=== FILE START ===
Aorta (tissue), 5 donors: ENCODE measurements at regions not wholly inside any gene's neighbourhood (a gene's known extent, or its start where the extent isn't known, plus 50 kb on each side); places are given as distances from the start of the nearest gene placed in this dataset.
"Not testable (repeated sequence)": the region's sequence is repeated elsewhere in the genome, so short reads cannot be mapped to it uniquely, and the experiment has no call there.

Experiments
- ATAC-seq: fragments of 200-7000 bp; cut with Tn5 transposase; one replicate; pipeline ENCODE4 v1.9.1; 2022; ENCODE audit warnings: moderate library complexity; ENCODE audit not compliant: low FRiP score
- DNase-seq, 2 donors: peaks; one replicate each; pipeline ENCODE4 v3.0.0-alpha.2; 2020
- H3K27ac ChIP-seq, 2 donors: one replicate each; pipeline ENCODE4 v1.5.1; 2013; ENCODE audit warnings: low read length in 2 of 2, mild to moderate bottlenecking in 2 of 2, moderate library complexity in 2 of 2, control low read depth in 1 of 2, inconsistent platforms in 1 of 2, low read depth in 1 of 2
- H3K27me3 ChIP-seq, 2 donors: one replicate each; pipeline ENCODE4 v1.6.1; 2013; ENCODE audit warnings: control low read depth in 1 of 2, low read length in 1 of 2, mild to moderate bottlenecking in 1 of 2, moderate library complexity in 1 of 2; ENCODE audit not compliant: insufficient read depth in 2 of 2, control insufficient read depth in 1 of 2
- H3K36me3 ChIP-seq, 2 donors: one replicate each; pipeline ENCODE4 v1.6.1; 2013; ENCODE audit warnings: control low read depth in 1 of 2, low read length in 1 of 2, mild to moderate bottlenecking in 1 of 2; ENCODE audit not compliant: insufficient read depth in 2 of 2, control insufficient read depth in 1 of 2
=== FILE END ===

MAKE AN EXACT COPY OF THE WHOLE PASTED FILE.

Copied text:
Aorta (tissue), 5 donors: ENCODE measurements at regions not wholly inside any gene's neighbourhood (a gene's known extent, or its start where the extent isn't known, plus 50 kb on each side); places are given as distances from the start of the nearest gene placed in this dataset.
"Not testable (repeated sequence)": the region's sequence is repeated elsewhere in the genome, so short reads cannot be mapped to it uniquely, and the experiment has no call there.

Experiments
- ATAC-seq: fragments of 200-7000 bp; cut with Tn5 transposase; one replicate; pipeline ENCODE4 v1.9.1; 2022; ENCODE audit warnings: moderate library complexity; ENCODE audit not compliant: low FRiP score
- DNase-seq, 2 donors: peaks; one replicate each; pipeline ENCODE4 v3.0.0-alpha.2; 2020
- H3K27ac ChIP-seq, 2 donors: one replicate each; pipeline ENCODE4 v1.5.1; 2013; ENCODE audit warnings: low read length in 2 of 2, mild to moderate bottlenecking in 2 of 2, moderate library complexity in 2 of 2, control low read depth in 1 of 2, inconsistent platforms in 1 of 2, low read depth in 1 of 2
- H3K27me3 ChIP-seq, 2 donors: one replicate each; pipeline ENCODE4 v1.6.1; 2013; ENCODE audit warnings: control low read depth in 1 of 2, low read length in 1 of 2, mild to moderate bottlenecking in 1 of 2, moderate library complexity in 1 of 2; ENCODE audit not compliant: insufficient read depth in 2 of 2, control insufficient read depth in 1 of 2
- H3K36me3 ChIP-seq, 2 donors: one replicate each; pipeline ENCODE4 v1.6.1; 2013; ENCODE audit warnings: control low read depth in 1 of 2, low read length in 1 of 2, mild to moderate bottlenecking in 1 of 2; ENCODE audit not compliant: insufficient read depth in 2 of 2, control insufficient read depth in 1 of 2